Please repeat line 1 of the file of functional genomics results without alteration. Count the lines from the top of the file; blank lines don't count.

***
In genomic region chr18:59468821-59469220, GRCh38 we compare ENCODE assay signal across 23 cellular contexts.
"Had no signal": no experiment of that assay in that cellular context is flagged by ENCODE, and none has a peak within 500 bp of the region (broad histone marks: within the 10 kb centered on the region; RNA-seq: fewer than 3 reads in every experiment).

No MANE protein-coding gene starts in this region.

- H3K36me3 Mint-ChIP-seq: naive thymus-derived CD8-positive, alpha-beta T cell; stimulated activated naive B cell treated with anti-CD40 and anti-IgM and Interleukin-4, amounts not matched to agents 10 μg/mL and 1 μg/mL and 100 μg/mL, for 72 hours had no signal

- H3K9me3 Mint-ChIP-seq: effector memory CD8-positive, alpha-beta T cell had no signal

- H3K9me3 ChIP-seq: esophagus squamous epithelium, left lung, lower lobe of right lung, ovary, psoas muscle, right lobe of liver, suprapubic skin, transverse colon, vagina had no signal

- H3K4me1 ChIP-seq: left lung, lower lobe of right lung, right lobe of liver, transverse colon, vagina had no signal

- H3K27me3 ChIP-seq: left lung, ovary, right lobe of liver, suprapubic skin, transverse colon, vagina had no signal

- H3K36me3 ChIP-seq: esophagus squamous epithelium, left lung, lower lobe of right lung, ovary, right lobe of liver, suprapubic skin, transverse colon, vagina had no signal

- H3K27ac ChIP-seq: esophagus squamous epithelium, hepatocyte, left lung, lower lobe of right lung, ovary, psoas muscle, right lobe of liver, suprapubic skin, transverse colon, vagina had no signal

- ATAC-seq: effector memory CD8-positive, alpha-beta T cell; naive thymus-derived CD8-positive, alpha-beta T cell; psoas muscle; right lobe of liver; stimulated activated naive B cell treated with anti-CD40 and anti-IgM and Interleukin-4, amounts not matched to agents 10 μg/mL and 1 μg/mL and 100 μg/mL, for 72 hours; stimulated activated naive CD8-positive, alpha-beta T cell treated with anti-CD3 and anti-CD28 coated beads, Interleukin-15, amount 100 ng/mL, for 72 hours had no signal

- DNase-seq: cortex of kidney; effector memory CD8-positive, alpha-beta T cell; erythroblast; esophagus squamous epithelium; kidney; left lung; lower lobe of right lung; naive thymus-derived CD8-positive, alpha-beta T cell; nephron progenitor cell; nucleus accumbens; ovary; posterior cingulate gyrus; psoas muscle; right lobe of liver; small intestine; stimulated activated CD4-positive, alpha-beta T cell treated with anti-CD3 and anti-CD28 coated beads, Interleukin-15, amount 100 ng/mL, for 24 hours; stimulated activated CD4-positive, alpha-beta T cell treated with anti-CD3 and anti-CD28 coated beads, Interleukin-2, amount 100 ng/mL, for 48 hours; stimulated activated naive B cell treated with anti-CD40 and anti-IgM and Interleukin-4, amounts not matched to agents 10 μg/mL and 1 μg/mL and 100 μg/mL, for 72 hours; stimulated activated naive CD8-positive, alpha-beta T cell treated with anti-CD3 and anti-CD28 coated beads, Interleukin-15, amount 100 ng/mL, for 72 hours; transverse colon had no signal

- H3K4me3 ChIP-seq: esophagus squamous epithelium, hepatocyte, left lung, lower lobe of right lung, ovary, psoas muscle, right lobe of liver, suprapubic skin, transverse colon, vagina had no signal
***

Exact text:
In genomic region chr18:59468821-59469220, GRCh38 we compare ENCODE assay signal across 23 cellular contexts.